5 Reasons to Visit Antarctica in February
- The penguin chicks are now very active and curious, chasing both parents for food as soon as they return from fishing trips
- It's peak whale spotting season as all migrating pods have now made it down to Antarctica's rich waters
- February is the perfect month to reach the Polar Circle, now that the ice has receded to its maximum extent
- The moulting stage begins for the adult penguins, while the chicks are fledging and learning to swim in the shallows
- The focus of the Humpback whales now changes, becoming more inquisitive now they’ve sated their appetite
We love February for the frenzy of wildlife activity - crecheing chicks, predating leopard seals & copious whales - before the onset of winter. It's also arguably the best time to try to reach the Polar Circle.
Antarctica in February
What our customers think
I wasn't sure which month to visit Antarctica, in the end I picked February and I know I made the right choice. It was late in their summer so we had better access for the many excursions on land and the overall weather was excellent. Between the whale sightings, penguin chicks still in their nests and the incredible landscape, February easily is the best time to go.
Jeff, Arizona February 2017
Antarctica Cruises - February
Antarctica Cruises February 2018
The penguin rookeries are a hive of activity in February - hungry chicks chase harassed parents while skuas and leopard seals pose ever present danger.
Antarctica Cruises February 2019
February is prime time for both whale sightings, particularly in Wilhelmina Bay, and heading south to the Polar Circle.
Witnessing a pod of orcas clinically hunting down a group of beleaguered fur seals, alongside kayaking with a slumbering 40 tonne humpback whale, are just two of my own personal highlights from Antarctica in February.
Alex Mudd General Manager
FAQs: Antarctic Travel in February
Temperatures are still warm in February and the weather pretty stable, making travel pleasant.
- Antarctic Peninsula: 34 degrees F (1 degrees C)
- South Georgia: 45 degrees F (7 degrees C)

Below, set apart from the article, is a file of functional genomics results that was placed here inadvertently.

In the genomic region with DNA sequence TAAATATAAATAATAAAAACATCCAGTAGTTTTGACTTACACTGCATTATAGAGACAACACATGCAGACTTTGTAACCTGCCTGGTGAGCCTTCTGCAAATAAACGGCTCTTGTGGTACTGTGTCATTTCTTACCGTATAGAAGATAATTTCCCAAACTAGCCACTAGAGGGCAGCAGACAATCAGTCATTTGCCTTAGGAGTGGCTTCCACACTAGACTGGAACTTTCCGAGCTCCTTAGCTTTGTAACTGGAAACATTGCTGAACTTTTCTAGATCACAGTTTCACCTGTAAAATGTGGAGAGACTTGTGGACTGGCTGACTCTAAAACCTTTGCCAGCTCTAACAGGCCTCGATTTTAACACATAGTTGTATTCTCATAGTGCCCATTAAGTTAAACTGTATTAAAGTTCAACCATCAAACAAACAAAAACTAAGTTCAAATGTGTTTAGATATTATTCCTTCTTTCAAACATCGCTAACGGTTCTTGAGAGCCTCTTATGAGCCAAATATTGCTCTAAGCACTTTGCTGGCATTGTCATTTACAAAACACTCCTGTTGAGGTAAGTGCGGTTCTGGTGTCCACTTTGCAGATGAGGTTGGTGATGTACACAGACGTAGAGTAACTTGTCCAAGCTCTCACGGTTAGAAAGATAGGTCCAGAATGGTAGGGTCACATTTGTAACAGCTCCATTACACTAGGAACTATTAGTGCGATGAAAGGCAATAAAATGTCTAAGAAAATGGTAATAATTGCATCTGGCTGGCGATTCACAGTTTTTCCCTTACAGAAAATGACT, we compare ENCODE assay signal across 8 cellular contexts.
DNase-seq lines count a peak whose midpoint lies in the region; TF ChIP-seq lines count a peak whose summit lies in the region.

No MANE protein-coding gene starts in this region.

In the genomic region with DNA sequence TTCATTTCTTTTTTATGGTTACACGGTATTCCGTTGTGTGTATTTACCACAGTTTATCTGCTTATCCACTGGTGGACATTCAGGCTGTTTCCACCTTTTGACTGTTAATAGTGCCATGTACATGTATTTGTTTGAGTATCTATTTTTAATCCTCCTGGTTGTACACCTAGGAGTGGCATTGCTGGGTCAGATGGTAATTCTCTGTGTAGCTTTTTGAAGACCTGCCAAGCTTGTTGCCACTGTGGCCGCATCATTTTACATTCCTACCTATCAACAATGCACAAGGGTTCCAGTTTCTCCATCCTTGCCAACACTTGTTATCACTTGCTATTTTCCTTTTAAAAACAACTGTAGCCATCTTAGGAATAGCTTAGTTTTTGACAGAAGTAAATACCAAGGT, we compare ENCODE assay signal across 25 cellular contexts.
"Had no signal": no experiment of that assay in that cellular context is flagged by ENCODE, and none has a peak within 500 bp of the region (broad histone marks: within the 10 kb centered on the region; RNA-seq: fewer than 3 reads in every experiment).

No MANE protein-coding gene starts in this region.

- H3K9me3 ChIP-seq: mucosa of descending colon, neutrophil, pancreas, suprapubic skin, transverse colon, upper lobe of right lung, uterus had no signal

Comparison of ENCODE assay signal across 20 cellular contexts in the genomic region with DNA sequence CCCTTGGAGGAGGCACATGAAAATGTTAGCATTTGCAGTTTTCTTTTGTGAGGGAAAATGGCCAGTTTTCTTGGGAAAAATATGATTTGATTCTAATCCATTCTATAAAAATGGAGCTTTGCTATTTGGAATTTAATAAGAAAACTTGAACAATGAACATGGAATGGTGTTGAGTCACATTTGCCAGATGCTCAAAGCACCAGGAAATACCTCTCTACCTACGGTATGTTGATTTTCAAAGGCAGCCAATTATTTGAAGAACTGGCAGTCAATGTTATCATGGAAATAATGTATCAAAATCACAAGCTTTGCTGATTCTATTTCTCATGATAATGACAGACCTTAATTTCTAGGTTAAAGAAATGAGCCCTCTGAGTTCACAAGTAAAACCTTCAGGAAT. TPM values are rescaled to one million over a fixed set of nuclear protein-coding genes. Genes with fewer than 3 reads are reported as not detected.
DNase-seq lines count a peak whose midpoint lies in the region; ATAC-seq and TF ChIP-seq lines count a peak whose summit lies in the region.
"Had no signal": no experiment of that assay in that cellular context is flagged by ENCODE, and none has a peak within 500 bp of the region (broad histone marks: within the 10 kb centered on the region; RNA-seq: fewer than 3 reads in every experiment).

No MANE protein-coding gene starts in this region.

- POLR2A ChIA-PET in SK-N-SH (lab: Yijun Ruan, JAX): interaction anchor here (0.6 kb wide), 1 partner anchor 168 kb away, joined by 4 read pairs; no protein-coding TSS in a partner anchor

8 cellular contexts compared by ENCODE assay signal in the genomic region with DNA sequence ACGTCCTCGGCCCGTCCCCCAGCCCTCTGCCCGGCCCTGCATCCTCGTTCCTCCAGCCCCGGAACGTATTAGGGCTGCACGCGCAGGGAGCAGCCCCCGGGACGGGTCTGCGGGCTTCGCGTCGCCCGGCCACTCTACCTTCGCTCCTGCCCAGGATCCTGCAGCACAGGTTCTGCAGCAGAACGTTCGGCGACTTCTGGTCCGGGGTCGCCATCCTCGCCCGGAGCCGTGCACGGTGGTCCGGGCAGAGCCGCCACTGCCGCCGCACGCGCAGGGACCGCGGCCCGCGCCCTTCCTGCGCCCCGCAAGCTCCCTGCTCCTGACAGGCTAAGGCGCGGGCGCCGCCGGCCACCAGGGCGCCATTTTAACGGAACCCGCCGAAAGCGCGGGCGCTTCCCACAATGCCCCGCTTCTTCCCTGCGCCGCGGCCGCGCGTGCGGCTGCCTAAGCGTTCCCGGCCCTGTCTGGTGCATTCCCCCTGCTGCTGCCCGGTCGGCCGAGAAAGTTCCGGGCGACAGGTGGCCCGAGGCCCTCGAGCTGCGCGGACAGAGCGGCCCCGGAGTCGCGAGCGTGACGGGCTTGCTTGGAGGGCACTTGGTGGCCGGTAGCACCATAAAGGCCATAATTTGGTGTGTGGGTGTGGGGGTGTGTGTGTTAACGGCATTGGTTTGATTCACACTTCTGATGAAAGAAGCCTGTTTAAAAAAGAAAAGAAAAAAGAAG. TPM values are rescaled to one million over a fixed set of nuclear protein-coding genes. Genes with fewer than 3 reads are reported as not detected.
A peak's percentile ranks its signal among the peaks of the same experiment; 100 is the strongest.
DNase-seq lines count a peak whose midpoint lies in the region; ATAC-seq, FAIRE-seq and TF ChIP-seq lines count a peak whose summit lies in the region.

- The Falklands: 46 degrees F (8 degrees C)
February is Antarctica's most active wildlife month - in the rookeries the penguin chicks are growing up fast making strong demands on their parents for food.
As they become larger and more resistant to the predations of greedy skuas, the urgency on the part of their parents to provide enough food will mean they are left on their own while both parents go out to sea to fish. This steady stream of dutiful parent penguins entering and exiting the water means Leopard seal are often seen predating along the ice edge.
Young penguin chicks from late February start fledging and learning to swim in the shallows. February and March are also the best months for whale sightings in Antarctica, in particular humpback, minke and orca. The humpback whales tend to be very focused on feeding at this stage.
On South Georgia, the main bulk of the King penguins will start laying their eggs in February/March, which means that there is the maximum number of birds in the rookeries at this time.
February, like late late December and January, is technically classed as 'High Season' which carries a premium over the lower Shoulder Season pricing in November and March. However in our opinion the better wildlife encounters and more stable weather during this period is well worth the extra investment.
Flights to Antarctica only operate through to mid February, after which the airfield at Frei Base on King Georgia Island (South Shetland Islands) closes due to the onset of winter and won't re-open until 1st December.
With the arrival of High Summer, the opening up of the ice allows kayakers to cover more ground, while +21 hours of daylight a day provides an interesting experience for overnight campers out on the ice.